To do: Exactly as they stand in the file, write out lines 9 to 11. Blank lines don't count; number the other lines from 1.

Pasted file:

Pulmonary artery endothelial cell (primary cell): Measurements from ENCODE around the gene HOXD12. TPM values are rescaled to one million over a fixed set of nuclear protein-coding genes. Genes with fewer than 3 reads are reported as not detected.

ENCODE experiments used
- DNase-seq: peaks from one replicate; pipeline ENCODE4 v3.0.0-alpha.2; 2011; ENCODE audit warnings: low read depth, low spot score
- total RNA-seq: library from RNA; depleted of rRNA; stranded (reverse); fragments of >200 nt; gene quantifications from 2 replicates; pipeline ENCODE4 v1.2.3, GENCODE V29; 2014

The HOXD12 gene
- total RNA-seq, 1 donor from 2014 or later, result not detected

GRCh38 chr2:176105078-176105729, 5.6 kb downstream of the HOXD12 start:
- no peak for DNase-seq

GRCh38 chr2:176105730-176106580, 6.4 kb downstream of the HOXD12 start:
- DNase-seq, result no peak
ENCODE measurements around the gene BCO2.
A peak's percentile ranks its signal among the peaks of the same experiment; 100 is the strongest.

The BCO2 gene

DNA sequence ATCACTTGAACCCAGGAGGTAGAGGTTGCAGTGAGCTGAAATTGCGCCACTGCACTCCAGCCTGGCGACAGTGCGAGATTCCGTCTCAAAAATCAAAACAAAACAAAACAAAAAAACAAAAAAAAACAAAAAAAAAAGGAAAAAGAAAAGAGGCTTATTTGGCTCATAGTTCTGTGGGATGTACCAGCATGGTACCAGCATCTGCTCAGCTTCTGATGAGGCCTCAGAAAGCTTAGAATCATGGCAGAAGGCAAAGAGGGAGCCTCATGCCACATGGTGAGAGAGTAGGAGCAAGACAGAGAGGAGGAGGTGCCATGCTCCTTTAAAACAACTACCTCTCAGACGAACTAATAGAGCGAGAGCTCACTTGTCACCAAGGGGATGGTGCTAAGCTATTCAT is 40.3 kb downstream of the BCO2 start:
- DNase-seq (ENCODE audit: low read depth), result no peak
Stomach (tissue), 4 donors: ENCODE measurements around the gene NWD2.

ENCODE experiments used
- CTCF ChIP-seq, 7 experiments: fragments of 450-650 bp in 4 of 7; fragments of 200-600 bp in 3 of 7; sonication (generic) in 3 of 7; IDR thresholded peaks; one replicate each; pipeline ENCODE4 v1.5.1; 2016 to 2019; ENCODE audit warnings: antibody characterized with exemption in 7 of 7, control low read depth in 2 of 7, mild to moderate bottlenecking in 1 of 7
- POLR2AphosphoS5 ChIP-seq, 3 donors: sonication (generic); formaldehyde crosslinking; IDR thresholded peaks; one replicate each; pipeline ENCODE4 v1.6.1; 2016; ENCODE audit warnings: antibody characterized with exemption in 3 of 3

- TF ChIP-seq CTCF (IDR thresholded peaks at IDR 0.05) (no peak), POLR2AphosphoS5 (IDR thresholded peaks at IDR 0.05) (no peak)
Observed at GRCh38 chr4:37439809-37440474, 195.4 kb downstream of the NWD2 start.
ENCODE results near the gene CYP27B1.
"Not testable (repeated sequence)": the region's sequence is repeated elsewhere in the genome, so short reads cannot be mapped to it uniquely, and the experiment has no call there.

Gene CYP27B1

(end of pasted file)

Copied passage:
GRCh38 chr2:176105730-176106580, 6.4 kb downstream of the HOXD12 start:
- DNase-seq, result no peak
ENCODE measurements around the gene BCO2.